The classic model for explaining the biosynthesis of starch in plant leaves has been seriously called in to question. While to date the accepted belief has been that starch biosynthesis is produced solely in the chloroplast, biologist Nora Alonso Casajs' PhD provides evidence to show that the greatest part of the precursor molecule in starch biosynthesis known as ADPG accumulates in the cytosol of the plants. This finding has meant a great advance in the race to obtain vegetables that can produce large quantities of starch, a substance the annual production of which is about a thousand million tonnes and which has become an essential raw material in multiple sectors of modern industry such as biofuels or biodegradable plastics.
The thesis, entitled, Factors involved in the regulation of starch and glycogen production in plants and bacteria was recently defended the Public University of Navarra's Institute of Agrobiotechnology.
Biosynthesis of starch
According to the classical model for explaining the biosynthesis of starch, sucrose and starch are final products of two unidirectional routes that take place in the cytosol and the chloroplast respectively. Moreover, this model takes it that the ADPglucose pyrophosphorylase (AGP) is the only enzyme responsible for the biosynthesis of the starch precursor, ADPglucose (ADPG). Over the last few years there have been numerous indications suggesting the involvement of another enzyme, sucrose syntase (SuSy), in the production of the cytosolic ADPG needed for the synthesis of starch.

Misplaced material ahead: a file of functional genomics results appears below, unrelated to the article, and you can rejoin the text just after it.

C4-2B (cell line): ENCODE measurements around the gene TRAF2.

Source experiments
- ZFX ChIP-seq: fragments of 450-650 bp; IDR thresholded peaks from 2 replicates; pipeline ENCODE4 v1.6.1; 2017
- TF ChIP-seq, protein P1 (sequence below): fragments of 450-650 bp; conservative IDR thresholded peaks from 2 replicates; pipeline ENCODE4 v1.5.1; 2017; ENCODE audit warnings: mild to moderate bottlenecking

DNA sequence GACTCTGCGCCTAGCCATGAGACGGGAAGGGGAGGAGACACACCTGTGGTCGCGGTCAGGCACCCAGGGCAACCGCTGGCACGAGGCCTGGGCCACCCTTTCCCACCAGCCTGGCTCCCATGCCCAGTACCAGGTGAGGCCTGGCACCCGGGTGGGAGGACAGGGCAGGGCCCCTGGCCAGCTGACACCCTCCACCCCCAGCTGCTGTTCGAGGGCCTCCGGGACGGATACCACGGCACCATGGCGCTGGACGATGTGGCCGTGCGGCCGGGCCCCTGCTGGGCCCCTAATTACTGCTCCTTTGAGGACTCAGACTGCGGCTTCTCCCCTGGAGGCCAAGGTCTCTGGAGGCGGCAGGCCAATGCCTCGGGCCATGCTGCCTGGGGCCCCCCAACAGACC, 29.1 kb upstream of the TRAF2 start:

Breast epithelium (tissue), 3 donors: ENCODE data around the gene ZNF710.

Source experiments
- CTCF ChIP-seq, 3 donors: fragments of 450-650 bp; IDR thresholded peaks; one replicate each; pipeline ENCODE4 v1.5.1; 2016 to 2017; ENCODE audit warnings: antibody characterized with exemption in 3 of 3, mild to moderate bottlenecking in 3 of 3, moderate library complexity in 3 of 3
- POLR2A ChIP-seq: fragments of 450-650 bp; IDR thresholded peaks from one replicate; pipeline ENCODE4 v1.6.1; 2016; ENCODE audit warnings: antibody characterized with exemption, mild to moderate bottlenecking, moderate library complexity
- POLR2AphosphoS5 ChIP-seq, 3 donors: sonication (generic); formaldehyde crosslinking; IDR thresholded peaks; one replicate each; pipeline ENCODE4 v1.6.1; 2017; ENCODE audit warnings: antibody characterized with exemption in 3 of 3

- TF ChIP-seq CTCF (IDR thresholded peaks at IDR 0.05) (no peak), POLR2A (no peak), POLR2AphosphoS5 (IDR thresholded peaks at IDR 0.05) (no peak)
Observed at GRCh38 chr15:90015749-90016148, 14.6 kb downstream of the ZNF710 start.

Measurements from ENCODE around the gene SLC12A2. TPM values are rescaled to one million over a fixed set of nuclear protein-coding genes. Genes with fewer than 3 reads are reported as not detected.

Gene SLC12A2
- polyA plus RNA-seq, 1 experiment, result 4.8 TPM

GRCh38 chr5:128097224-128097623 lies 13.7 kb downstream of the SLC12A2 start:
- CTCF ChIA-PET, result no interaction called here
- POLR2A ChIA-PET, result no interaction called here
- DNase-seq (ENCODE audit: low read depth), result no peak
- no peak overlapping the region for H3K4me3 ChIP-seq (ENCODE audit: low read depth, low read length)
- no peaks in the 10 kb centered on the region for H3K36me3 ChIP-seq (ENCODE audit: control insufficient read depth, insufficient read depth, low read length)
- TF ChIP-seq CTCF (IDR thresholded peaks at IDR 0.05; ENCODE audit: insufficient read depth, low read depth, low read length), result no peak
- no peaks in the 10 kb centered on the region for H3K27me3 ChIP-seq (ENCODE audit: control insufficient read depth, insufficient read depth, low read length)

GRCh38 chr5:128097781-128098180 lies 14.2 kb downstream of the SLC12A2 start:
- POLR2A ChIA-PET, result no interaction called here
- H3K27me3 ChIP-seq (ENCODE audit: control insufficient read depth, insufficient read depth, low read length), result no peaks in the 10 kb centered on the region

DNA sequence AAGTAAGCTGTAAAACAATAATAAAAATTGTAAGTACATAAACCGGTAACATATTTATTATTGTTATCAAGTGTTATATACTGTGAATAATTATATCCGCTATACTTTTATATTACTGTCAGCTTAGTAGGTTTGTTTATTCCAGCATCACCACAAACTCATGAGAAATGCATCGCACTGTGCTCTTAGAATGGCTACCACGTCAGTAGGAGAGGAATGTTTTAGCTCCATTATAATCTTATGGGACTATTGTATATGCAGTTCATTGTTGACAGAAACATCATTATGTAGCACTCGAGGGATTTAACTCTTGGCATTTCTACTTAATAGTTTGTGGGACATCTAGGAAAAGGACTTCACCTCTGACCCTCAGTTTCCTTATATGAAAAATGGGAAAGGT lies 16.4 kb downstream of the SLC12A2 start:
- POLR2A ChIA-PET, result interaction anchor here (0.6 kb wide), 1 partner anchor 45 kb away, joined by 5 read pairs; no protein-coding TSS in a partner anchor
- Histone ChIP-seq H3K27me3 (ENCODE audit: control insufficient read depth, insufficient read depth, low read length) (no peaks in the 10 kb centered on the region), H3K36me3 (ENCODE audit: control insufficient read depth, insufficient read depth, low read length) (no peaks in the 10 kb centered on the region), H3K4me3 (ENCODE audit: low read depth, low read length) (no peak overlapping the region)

To analyse which of the models was the correct one this biologist determined the subcellular location of the ADPG linked to the starch biosynthesis, the tool used being plants that superexpress bacterial ADPG hydrolase, both in the cytosol and in the chloroplast.
Contact: Garazi Andonegi